Giving Every Employee a Voice

By: Julie East, Corp. Marketing & Recruiting

Apr 26, 2022

Front-line employees are a company’s best line of defense.  The employees, who spend their time in daily tasks, know the ins-and-outs of how the company operates. Most companies have a chain-of-command (Lead, Supervisor, Managers) for daily operations, but what if that chain has a “kink” in it? What if one (or more) of your trusted leaders are not actually trusted?

If you have seen the movie “9 to 5”, then you’ve seen a great illustration of how important employee suggestions can be to the success of a business and how it can backfire if leaders are not trusted by their staff. When a company disregards the opinions of front-line employees, or worse, neglects to give them credit for implemented ideas, it sends the same message demonstrated by the boss in the movie, Mr. Hart, and causes the business to miss out on its most valuable asset and possibly cause good employees to leave.

There are several ways you can respond to employees, build momentum, and encourage your team to share solutions.



Back to that chain-of-command. What if one of your supervisors reacts in an aggressive tone towards front-line employees who try to communicate? Where do these employees go to have a voice? If these employees have daily negative interactions with their managers, will they care about the company? The product? Your customers?

It’s important your employees feel valued and assured that someone cares enough to listen. All employees need to feel they can communicate to any manager in the organization without fear of reprisal from their supervisor. If you have a department, store, facility, etc., that has a lot of front-line employee turnover, this may be a sign of a breakdown in management. You could be losing good employees and valuable input, not to mention the cost of turnover.



Introverts may never come forward to share ideas or problems. They won’t be first to raise their hands, and they definitely won’t be the first ones to answer a question. Introverts are less likely than extroverts to interject in fast-paced conversations, which can leave them silenced.

Make a point of going privately to introverts on your team for their input if they don’t speak up. Especially if their manager is abrasive. Invite them to share what’s on their mind. They may have a different perspective than others since introverts tend to observe rather than interact.



Good leaders don’t just accept criticism, they seek it. It’s no surprise to learn that most front-line employees still think it’s not OK to disagree with their supervisor. Breaking down this barrier builds a system of trust and invites people to open up and share concerns. The more you can normalize dissent, the more people will open up and share their concerns. This open dialogue could identify blind spots and save potential risks.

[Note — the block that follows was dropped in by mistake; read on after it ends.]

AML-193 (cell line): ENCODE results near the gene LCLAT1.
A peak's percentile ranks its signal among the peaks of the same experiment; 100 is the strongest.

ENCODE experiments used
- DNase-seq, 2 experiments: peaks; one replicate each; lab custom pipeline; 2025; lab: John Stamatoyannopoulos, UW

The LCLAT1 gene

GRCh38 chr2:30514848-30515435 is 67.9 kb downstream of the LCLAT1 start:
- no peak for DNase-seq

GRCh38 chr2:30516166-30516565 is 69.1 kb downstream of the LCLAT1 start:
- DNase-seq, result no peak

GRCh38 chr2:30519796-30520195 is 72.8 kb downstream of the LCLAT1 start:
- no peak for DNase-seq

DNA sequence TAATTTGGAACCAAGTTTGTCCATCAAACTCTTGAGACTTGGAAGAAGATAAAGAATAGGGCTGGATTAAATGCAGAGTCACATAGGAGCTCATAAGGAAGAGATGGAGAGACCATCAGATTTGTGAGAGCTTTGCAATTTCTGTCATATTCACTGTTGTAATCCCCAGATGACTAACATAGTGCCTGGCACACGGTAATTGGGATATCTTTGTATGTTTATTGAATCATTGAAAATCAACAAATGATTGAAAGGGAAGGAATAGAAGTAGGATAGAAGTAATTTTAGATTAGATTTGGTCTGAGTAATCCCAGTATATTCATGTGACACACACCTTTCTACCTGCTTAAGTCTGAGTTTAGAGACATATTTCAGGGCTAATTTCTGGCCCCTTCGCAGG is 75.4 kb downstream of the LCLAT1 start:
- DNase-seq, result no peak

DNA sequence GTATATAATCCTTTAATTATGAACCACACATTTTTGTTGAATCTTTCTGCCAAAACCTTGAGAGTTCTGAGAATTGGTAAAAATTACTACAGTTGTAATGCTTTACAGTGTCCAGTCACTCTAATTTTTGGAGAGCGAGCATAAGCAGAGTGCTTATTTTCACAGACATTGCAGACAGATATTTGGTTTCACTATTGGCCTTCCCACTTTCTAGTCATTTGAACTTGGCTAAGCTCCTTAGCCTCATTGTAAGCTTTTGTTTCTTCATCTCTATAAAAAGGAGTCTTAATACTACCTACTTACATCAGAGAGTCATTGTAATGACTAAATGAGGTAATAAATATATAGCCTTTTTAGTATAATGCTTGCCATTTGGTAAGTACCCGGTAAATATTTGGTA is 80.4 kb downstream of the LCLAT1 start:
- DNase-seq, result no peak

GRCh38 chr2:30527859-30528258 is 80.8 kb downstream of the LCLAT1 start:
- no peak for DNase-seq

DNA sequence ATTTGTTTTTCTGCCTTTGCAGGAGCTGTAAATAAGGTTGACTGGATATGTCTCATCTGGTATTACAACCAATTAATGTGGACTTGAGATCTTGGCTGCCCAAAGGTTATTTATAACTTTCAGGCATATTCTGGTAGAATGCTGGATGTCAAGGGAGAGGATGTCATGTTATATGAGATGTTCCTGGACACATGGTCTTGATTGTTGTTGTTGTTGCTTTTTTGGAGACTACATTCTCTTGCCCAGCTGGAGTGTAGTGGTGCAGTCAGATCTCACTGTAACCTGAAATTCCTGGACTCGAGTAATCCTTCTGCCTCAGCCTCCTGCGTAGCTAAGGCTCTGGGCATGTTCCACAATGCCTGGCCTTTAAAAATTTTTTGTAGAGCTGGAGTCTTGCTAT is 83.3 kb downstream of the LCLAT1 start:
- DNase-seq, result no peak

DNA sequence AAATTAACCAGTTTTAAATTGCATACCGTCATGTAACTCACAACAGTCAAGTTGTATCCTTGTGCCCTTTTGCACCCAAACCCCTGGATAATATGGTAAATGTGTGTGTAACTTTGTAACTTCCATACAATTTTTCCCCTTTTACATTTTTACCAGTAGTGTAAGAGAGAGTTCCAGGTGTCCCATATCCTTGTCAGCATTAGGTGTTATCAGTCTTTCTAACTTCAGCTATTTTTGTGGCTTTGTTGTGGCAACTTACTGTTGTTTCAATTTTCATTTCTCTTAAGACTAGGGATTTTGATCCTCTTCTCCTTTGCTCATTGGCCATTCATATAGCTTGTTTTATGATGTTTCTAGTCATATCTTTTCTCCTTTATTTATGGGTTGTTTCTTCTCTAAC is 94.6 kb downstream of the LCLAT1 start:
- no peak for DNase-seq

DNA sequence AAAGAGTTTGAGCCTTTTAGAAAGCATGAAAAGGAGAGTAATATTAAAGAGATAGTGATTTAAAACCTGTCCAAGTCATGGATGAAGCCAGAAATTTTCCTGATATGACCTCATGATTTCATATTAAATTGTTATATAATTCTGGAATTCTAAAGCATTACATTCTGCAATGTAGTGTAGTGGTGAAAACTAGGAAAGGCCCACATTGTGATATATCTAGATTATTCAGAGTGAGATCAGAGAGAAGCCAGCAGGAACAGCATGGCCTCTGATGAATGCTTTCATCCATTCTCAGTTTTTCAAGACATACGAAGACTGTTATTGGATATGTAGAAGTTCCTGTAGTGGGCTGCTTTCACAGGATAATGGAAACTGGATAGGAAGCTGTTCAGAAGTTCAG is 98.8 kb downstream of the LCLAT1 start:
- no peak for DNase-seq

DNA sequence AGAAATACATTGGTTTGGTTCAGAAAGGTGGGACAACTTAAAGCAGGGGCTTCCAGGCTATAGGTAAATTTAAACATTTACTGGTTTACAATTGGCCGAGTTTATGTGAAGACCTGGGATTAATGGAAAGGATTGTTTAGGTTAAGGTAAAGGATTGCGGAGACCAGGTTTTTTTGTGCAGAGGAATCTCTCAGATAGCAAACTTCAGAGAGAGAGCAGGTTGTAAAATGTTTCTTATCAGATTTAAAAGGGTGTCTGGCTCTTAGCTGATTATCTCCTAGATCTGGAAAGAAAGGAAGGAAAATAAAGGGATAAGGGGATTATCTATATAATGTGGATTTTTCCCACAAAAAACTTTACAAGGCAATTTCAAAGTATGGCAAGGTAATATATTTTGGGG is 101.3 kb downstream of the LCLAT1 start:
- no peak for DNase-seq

In many organizations, employee input seems to disappear into a dark hole from which it may not emerge for months, if ever. It is important to create a plan for receiving, reviewing and processing employee communication, and then make that process known within the organization so that employees have a clear-cut idea of what to expect when they make suggestions.

Once an employee shares a thought, procedure, problem, etc., be sure to follow-up with them. An open line of communication is a vital part of any successful venture, and working with your team’s input is no exception.  Let the employee know the outcome, even if you abandoned the idea. This eliminates any possibility of the employee feeling their input wasn’t valued. The last thing you want is for your employees to feel that they don’t matter in the overall success of the company.



Where possible, engage your team member in testing the idea on a small scale. Ask them to test the positive effects, costs, and unforeseen consequences. The experience they gain will inform their next ideas – and they know you took their idea seriously.

If a suggestion has been rejected, encourage the employee to think through the problem with any   additional information you can provide as to why it was rejected. Not everyone will choose to think more deeply, but some will. Rather than people shutting down because they feel ignored, you will engage a powerful team of parallel processors all thinking about the problem from different angles.



About Lofton: Founded in 1979, Lofton Services offers clients the best of all worlds. We provide the responsive, personal service and flexibility of a small local firm while having the technology, resources, and infrastructure to deliver the benefits of the biggest players in our industry. Lofton Staffing can deliver the right people, with the right skills, right when you need them. Contact us today

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